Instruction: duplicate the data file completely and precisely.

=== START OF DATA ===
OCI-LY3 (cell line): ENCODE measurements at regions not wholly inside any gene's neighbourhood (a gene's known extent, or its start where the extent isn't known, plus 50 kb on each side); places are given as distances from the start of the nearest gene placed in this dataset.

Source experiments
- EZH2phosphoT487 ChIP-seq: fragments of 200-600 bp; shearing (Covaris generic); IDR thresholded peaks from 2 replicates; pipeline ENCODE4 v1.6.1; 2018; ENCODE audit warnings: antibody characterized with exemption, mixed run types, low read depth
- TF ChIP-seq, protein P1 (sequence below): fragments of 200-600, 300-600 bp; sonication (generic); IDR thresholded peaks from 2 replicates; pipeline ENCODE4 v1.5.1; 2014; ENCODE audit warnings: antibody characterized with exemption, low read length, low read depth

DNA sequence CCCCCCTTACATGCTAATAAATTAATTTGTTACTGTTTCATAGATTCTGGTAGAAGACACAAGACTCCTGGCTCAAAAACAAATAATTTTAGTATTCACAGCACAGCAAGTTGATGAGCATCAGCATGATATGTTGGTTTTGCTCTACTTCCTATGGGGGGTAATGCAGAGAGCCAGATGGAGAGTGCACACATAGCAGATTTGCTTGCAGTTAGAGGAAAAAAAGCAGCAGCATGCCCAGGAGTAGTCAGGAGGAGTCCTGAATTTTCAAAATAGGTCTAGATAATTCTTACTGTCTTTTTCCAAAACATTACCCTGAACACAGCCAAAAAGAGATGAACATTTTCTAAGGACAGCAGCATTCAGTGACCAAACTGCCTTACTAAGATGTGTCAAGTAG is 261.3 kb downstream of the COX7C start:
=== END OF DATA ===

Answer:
OCI-LY3 (cell line): ENCODE measurements at regions not wholly inside any gene's neighbourhood (a gene's known extent, or its start where the extent isn't known, plus 50 kb on each side); places are given as distances from the start of the nearest gene placed in this dataset.

Source experiments
- EZH2phosphoT487 ChIP-seq: fragments of 200-600 bp; shearing (Covaris generic); IDR thresholded peaks from 2 replicates; pipeline ENCODE4 v1.6.1; 2018; ENCODE audit warnings: antibody characterized with exemption, mixed run types, low read depth
- TF ChIP-seq, protein P1 (sequence below): fragments of 200-600, 300-600 bp; sonication (generic); IDR thresholded peaks from 2 replicates; pipeline ENCODE4 v1.5.1; 2014; ENCODE audit warnings: antibody characterized with exemption, low read length, low read depth

DNA sequence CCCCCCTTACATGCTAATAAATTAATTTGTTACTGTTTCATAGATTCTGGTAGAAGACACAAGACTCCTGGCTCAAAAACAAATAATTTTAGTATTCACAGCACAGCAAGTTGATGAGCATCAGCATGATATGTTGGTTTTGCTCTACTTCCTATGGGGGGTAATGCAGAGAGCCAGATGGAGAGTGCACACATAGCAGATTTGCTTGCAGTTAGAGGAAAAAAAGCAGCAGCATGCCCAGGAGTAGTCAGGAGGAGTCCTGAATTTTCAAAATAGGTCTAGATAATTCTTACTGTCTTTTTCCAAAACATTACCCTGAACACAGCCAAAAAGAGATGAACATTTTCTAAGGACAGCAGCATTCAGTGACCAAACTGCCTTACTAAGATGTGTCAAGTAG is 261.3 kb downstream of the COX7C start: